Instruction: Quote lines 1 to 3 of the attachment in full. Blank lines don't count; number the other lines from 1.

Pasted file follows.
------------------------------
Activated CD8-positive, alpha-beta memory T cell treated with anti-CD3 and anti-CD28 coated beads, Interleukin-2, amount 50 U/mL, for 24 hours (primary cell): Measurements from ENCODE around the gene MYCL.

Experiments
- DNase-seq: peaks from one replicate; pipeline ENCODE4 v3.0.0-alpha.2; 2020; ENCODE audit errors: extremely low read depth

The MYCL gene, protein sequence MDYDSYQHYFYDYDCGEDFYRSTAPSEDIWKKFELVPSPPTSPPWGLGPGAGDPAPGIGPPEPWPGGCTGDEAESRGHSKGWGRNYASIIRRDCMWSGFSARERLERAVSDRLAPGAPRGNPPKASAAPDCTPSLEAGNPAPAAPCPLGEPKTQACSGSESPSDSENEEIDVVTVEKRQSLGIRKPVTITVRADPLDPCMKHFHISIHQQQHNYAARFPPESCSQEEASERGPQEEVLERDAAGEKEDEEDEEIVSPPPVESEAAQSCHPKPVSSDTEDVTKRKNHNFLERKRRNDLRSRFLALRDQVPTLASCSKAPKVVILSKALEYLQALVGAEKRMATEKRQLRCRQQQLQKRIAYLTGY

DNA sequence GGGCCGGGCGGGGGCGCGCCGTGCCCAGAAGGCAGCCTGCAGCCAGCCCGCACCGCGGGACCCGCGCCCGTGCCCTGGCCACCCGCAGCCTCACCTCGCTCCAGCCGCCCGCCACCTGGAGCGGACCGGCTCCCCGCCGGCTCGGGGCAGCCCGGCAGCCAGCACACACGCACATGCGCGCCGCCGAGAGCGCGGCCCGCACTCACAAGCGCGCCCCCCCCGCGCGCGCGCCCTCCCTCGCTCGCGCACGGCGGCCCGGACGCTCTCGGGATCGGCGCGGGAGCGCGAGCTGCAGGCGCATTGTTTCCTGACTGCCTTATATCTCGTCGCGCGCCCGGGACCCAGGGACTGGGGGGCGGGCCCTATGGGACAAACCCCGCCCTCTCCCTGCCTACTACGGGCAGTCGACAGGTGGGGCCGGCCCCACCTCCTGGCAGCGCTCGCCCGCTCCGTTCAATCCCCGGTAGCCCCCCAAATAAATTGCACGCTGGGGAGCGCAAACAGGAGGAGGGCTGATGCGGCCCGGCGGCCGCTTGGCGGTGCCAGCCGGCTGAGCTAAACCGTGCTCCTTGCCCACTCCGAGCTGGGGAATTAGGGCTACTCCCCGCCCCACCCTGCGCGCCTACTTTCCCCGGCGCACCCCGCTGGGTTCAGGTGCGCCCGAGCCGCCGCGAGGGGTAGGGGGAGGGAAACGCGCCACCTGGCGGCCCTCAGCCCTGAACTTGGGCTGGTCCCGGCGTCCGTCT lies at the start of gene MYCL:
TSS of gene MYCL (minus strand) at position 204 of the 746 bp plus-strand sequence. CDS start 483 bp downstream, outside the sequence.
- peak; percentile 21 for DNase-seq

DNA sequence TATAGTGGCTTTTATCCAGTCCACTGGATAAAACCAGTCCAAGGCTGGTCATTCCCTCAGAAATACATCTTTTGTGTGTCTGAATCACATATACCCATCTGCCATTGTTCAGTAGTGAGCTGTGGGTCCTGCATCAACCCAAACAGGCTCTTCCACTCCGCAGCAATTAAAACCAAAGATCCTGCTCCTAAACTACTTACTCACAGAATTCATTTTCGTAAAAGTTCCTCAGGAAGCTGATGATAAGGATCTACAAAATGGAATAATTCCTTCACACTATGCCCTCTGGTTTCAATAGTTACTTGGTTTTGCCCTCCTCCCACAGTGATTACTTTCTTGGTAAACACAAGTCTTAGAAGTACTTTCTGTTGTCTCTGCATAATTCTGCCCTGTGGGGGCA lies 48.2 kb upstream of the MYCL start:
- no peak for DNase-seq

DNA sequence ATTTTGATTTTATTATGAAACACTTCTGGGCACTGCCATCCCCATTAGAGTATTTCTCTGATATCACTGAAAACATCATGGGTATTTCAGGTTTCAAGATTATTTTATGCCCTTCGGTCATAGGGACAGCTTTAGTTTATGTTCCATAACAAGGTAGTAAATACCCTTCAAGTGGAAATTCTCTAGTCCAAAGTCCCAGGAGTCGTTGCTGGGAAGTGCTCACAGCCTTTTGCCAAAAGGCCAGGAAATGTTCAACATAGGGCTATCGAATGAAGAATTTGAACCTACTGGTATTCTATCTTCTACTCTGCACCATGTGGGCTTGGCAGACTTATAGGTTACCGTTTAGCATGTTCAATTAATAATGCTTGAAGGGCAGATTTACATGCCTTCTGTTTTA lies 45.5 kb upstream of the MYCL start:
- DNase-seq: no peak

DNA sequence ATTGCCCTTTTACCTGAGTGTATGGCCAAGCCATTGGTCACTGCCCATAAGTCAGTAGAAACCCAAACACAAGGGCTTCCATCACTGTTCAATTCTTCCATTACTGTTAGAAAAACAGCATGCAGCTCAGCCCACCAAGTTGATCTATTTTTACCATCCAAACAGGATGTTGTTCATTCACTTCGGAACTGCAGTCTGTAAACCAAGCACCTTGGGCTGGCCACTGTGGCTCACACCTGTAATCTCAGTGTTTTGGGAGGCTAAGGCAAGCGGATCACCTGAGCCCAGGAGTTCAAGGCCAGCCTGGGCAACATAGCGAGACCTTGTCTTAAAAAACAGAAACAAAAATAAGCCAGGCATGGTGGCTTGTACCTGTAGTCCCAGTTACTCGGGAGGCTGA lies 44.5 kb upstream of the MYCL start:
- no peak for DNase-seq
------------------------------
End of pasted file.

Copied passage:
Activated CD8-positive, alpha-beta memory T cell treated with anti-CD3 and anti-CD28 coated beads, Interleukin-2, amount 50 U/mL, for 24 hours (primary cell): Measurements from ENCODE around the gene MYCL.

Experiments
- DNase-seq: peaks from one replicate; pipeline ENCODE4 v3.0.0-alpha.2; 2020; ENCODE audit errors: extremely low read depth